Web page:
Speaker John Boehner’s drive to decentralize power in the House could come back to haunt him now that he needs control of his Conference to push a compromise debt limit deal — the most important legislation of his Speakership — through the chamber.
Since the start of the 112th Congress, the Ohio Republican has made reforming how the House works a central component of his tenure. He turned over control of legislation to committee chairmen, chose a Whip in Rep. Kevin McCarthy (Calif.) who works with — rather than hammers — Members on votes, and has been willing to take significant defeats to allow the sometimes rancorous chamber to “work its will.”
In February, Boehner said his decision came about because of “20 years of watching leaders tighten down the process, tighten down the process, tighten down the process, trying to reconfigure all the rules in order for them to pass their agenda, the leader’s agenda. That is not my job.”
In theory, the open debates on the floor, the wrangling over the continuing resolution and a series of educational efforts should have resulted in a Conference which, while strongly conservative, still recognized that legislating at its core requires a certain amount of compromise and accepting the best deal possible.
Instead, a vocal portion of Boehner’s rank and file has, as one aide put it, “allowed the perfect to be the enemy of the good” while breeding distrust for leadership.
Now, with the economy potentially facing a massive meltdown if the United States defaults on its debt, Boehner is faced with the stark reality that several key players in his Conference feel that even considering to raise the nation’s debt limit is the most compromise they are willing to make.
“Compromise? The compromise is the Cut, Cap and Balance Act,” said Rep. Jim Jordan (Ohio), chairman of the powerful Republican Study Committee. “That’s the compromise.”
Jordan noted that conservatives agreed to vote on that bill, which includes a debt limit increase contingent on passage of a balanced budget amendment by both chambers.
Others were even more openly critical of leadership’s handling of the debt limit negotiations.
“I think they’ve negotiated too much with the other side. They’ve engaged in weeks of private little daily negotiations when it was clear the other side wasn’t serious,” Rep. Joe Walsh (R-Ill.) said.
“I don’t know strategically how strong we’ve been. I wish they had gone to the president three weeks ago and said, ‘Here’s what we want, here’s our cellphone numbers’ and walked away. They didn’t do that, and now we’re down to the end. It’s clear what the Republican rank and file want, which is structural reform,” Walsh added.
Rep. Raul Labrador (R-Idaho) argued that conservatives in the Conference are willing to compromise, but only to a certain extent. “If it means finding a way to reform the tax code, I think the Conference, especially the freshmen, are all for that,” Labrador said. “But if it’s just raising taxes, then that’s just not going to happen.”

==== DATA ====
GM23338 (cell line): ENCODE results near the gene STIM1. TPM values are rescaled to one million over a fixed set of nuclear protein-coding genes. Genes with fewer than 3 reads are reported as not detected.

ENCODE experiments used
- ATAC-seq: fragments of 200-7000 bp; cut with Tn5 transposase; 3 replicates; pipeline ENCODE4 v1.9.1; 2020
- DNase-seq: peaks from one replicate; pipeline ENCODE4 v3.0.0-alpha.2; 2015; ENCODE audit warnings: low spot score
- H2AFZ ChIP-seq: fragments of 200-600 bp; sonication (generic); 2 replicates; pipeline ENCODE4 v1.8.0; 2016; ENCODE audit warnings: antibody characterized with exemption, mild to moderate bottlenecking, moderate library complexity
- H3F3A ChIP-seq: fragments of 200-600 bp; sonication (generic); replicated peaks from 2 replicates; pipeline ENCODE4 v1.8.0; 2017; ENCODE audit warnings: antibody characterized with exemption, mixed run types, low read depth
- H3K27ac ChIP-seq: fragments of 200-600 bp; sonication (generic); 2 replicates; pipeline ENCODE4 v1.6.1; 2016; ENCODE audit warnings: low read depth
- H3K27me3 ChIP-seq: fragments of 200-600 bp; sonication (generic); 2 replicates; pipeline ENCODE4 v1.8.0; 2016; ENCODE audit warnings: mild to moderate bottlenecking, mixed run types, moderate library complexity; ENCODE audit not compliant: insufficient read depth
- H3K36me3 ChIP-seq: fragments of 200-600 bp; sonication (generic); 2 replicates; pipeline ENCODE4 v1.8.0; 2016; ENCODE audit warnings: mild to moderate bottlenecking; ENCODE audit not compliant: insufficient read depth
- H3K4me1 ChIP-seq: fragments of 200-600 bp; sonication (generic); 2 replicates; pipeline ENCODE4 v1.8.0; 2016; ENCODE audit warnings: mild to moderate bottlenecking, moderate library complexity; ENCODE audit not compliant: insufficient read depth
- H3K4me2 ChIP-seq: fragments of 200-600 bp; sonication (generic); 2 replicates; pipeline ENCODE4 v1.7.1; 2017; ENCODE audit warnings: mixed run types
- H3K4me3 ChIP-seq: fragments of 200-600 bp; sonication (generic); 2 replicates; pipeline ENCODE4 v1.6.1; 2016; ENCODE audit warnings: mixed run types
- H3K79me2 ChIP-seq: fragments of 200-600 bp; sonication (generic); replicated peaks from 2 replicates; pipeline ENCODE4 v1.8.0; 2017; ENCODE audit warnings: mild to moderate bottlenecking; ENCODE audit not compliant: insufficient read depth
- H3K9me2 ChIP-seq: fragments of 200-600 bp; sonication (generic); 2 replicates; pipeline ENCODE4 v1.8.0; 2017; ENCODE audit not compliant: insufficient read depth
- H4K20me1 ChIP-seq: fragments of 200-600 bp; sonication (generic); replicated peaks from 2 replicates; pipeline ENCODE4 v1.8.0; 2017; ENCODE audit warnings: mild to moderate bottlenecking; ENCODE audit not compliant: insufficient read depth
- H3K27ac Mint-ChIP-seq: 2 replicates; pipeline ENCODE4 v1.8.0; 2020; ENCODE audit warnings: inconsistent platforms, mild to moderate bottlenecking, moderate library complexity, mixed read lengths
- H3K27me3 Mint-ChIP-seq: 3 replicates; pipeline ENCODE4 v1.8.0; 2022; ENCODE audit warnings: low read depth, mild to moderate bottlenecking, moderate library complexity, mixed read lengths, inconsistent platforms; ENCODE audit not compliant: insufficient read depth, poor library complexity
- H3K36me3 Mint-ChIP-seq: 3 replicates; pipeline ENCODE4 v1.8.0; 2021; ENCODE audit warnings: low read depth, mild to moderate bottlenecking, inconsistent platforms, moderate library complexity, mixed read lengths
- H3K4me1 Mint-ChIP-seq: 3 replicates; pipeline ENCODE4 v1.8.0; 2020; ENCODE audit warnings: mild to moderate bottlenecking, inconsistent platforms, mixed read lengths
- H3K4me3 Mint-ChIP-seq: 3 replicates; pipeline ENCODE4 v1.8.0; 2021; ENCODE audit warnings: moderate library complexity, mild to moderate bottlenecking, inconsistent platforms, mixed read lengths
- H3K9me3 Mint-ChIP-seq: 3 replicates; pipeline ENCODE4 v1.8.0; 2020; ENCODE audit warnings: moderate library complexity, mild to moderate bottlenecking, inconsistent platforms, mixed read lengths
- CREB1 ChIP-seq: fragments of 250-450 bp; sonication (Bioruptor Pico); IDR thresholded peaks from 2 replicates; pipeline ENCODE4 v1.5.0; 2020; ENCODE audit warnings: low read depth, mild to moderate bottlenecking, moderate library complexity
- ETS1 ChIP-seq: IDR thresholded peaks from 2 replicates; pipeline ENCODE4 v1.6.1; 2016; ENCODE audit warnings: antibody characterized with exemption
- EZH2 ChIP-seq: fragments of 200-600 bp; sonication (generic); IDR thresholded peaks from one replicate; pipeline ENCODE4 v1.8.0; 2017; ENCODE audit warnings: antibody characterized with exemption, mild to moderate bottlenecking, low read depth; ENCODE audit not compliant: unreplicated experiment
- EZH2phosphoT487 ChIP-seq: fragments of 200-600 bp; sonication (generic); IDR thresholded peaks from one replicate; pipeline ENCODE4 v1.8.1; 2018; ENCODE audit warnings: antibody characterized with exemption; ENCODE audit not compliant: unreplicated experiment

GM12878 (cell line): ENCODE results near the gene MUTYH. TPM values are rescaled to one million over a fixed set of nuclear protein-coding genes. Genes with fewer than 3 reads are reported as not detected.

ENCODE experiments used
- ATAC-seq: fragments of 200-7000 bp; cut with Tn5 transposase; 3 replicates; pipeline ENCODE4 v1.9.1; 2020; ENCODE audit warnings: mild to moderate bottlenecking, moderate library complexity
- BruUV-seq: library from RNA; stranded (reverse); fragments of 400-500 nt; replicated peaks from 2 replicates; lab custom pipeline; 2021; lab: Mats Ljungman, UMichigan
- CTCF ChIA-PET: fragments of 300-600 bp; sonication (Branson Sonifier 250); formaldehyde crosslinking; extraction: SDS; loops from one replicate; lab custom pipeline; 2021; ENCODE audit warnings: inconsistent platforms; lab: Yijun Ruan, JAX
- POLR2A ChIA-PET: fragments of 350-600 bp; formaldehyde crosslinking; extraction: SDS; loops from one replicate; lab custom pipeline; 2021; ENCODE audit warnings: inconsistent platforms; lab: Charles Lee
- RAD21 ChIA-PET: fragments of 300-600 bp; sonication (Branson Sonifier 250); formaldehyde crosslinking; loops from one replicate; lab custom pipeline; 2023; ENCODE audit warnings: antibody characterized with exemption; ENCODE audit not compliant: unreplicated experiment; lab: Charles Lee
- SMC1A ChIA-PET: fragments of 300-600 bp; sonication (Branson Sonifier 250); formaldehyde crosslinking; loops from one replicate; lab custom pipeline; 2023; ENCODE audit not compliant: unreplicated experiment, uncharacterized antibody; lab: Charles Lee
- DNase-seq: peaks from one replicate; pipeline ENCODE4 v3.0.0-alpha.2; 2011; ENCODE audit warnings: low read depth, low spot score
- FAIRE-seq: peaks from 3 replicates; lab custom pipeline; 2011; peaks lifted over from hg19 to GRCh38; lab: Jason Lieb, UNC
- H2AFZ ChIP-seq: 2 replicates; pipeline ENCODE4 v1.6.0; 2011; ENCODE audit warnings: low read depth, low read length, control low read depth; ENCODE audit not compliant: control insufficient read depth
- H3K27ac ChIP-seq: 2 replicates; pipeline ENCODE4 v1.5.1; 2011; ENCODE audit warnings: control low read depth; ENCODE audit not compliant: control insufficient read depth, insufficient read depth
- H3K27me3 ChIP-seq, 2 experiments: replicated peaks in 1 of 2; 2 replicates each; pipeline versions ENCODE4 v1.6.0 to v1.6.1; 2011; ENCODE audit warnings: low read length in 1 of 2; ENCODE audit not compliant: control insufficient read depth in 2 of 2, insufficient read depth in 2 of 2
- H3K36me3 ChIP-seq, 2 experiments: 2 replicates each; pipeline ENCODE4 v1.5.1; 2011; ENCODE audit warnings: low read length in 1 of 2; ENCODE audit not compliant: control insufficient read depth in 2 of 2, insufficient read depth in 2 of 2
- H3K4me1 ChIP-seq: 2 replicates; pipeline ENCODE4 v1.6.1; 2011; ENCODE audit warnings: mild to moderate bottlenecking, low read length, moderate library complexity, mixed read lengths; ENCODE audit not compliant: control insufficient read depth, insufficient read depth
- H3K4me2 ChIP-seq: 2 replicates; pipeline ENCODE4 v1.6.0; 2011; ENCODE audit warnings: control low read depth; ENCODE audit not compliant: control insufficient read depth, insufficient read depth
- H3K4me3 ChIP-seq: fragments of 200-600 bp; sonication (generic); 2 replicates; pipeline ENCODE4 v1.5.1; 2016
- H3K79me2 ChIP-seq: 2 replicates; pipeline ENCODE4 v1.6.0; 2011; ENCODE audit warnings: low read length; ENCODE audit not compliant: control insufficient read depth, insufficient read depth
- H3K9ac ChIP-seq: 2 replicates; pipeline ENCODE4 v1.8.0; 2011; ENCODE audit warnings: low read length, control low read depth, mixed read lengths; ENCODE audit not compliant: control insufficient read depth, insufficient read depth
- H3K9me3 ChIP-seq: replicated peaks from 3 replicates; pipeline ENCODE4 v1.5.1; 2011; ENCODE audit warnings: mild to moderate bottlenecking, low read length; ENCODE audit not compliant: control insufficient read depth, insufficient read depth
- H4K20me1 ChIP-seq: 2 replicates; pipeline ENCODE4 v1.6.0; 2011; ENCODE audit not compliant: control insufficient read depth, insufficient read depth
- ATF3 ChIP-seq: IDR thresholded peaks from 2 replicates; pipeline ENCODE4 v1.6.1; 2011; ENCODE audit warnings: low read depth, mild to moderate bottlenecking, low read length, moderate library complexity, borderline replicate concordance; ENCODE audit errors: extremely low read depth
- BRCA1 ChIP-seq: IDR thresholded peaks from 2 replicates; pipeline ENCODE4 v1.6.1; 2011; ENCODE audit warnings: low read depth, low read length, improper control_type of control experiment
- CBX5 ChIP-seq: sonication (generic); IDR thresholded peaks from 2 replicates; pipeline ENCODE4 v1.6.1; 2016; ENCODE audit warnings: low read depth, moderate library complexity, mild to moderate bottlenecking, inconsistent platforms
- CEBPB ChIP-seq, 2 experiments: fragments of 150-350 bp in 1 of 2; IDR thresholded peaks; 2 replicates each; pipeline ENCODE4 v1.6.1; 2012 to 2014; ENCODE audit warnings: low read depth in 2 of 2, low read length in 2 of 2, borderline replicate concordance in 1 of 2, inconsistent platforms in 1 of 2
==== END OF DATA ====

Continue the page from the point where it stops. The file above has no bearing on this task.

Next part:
There is also lingering resentment over the CR debate, House Republicans said, which has added to their unwillingness to support a negotiated settlement to the debt debate.
“It was this way during the CR fight, it’s this way now and again the other side clearly doesn’t get it,” Walsh said.
That mistrust, coupled with the fact that Boehner does not wield an iron fist like many of his predecessors, has hurt his ability to step in, take control of the situation and deliver a deal, Republicans said privately.
Boehner “is absolutely in a weaker position” because Members won’t negotiate, a moderate Republican lawmaker said Tuesday.
How Boehner moves forward remains far from certain. His leadership team has been discussing alternatives that could be pursued after the Senate defeats the Cut, Cap and Balance bill this week.
Republicans said that regardless of what Boehner does, he and his top lieutenants will have to avoid even the appearance of being divided if they are going to bring their Conference along on a deal. “No matter what the next step is, it will be crucial to have a unified leadership team standing together,” a senior aide said.
Several Republicans agreed, saying splits between Boehner and House Majority Leader Eric Cantor (Va.) — who abruptly walked away from earlier debt limit talks and had expressed reservations about Boehner’s talks with President Barack Obama — compromised Boehner’s ability to manage and have opened the door for conservative agitators to push the Conference to the right.
But many Republicans are worried it will take an adverse market reaction before the rank and file have a “come to Jesus” moment and accept a negotiated settlement on the debt limit.
“As we near closer to the Aug. 2 deadline, we are closer to Armageddon. But leadership can’t sell that argument to our Conference. What has to happen is constituents will need to pressure their Members in order for the Members to believe the consequences to not raising the debt ceiling exist,” a veteran GOP aide warned.
Rep. Elijah Cummings, D-Md., right, hugs Harold Schaitberger, General President of the International Association of Fire Fighters, after the Congressman spoke at the IAFF's Legislative Conference General Session at the Hyatt Regency on Capitol Hill, March 9, 2015. The day featured addresses by members of Congress and Vice President Joe Biden.